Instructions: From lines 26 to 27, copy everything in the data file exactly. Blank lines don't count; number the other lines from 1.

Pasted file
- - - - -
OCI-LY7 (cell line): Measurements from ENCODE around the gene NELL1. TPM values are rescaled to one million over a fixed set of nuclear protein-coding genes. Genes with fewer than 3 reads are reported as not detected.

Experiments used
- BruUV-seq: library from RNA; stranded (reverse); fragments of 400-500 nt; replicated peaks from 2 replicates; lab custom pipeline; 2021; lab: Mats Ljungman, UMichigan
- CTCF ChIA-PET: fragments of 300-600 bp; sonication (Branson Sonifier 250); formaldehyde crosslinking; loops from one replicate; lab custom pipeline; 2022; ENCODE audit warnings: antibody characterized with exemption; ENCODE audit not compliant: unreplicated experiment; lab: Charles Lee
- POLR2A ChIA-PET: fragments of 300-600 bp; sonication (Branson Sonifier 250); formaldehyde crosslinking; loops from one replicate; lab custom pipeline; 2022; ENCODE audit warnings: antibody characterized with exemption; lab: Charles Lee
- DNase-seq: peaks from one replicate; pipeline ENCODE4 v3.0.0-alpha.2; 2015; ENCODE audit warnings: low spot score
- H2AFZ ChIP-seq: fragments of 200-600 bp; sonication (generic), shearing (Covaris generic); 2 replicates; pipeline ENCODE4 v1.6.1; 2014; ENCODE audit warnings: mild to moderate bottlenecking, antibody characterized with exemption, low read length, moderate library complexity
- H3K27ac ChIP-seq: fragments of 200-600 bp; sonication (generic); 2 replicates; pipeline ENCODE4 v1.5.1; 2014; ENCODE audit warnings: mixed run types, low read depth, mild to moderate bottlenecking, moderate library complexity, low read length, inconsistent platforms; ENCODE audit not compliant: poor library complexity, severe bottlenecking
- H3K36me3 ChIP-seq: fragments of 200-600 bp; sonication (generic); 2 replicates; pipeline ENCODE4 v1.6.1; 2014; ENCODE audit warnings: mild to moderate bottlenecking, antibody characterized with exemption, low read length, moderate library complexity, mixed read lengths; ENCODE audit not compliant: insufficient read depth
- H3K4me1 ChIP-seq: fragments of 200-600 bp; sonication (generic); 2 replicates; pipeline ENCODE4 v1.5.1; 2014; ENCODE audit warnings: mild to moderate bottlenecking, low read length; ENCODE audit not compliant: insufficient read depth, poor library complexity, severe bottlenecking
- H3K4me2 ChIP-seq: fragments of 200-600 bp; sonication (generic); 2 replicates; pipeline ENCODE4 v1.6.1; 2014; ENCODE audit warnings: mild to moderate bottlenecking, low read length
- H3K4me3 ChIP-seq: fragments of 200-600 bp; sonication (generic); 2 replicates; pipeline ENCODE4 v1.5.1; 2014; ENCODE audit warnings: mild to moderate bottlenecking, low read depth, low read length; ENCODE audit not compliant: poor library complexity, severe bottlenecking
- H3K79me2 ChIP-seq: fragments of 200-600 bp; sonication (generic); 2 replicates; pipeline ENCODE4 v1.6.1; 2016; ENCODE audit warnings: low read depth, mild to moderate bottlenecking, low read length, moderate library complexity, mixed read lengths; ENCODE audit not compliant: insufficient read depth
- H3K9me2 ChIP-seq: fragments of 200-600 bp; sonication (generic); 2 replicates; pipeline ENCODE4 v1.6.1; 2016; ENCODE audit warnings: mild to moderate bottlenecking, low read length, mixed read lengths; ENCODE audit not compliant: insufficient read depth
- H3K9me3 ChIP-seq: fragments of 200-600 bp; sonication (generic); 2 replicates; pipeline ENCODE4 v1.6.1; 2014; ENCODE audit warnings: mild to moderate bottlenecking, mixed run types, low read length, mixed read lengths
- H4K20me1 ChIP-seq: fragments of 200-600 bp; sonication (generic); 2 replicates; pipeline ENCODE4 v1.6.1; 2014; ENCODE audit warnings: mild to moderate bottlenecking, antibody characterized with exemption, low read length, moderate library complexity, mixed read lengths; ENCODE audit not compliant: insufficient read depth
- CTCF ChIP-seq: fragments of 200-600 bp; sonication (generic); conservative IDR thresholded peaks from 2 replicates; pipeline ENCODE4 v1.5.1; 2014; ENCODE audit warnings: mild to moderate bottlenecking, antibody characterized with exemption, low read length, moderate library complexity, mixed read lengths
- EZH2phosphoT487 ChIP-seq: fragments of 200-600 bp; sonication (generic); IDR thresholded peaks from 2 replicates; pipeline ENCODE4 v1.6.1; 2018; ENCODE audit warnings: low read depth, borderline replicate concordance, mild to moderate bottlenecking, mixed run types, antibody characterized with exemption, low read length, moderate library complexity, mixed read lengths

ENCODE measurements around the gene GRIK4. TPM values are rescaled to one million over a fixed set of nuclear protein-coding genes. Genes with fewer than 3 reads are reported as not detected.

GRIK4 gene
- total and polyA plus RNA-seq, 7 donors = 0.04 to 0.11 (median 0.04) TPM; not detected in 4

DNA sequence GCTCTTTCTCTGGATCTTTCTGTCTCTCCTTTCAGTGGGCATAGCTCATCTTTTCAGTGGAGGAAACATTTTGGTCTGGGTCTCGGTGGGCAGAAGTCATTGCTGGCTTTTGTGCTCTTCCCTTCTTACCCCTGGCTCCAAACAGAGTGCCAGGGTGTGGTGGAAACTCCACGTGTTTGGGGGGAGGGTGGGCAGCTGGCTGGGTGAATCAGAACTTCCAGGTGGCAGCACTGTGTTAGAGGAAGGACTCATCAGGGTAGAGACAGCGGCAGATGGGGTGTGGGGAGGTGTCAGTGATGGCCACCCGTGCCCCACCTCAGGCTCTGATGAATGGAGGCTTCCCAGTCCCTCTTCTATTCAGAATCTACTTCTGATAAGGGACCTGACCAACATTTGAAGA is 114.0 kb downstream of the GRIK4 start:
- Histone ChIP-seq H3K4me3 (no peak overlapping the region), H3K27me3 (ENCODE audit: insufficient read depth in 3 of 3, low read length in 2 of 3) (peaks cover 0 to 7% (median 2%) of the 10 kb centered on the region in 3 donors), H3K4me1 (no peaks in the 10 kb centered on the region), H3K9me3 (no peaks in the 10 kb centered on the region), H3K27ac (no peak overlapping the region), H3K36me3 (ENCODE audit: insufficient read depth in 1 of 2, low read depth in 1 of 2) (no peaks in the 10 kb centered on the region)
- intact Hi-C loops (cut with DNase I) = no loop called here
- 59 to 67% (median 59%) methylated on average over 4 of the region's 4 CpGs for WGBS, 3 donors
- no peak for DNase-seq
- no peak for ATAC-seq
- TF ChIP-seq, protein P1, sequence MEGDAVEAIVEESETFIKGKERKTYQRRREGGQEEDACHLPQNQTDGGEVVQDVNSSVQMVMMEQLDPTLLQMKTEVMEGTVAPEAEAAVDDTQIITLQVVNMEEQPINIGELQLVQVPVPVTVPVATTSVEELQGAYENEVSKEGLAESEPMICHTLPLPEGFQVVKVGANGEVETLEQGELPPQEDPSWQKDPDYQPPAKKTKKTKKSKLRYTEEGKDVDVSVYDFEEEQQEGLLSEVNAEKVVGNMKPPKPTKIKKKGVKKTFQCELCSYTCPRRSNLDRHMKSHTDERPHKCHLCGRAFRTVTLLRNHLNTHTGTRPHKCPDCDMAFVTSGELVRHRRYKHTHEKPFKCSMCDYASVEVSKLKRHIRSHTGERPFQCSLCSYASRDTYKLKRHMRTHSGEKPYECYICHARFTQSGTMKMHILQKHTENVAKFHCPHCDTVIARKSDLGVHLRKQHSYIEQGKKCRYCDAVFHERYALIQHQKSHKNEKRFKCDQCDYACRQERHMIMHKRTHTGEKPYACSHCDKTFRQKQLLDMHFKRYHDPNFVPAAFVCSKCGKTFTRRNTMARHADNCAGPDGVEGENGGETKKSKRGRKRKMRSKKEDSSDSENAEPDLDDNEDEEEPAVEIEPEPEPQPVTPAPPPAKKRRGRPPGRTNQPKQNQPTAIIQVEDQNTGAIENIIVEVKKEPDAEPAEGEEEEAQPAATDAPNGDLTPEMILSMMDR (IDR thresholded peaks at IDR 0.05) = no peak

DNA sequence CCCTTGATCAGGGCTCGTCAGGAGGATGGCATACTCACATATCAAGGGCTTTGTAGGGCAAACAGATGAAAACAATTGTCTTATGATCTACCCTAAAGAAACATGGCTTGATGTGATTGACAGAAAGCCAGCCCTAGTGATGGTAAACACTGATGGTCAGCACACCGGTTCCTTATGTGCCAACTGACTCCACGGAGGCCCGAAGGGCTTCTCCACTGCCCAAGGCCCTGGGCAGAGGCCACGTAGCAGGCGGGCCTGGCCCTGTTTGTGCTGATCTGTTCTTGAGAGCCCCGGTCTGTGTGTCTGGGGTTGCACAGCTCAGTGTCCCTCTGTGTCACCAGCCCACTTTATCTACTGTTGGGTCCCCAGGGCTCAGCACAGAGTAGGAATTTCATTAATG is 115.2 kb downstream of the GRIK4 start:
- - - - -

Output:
- no peak for DNase-seq
- no peak for ATAC-seq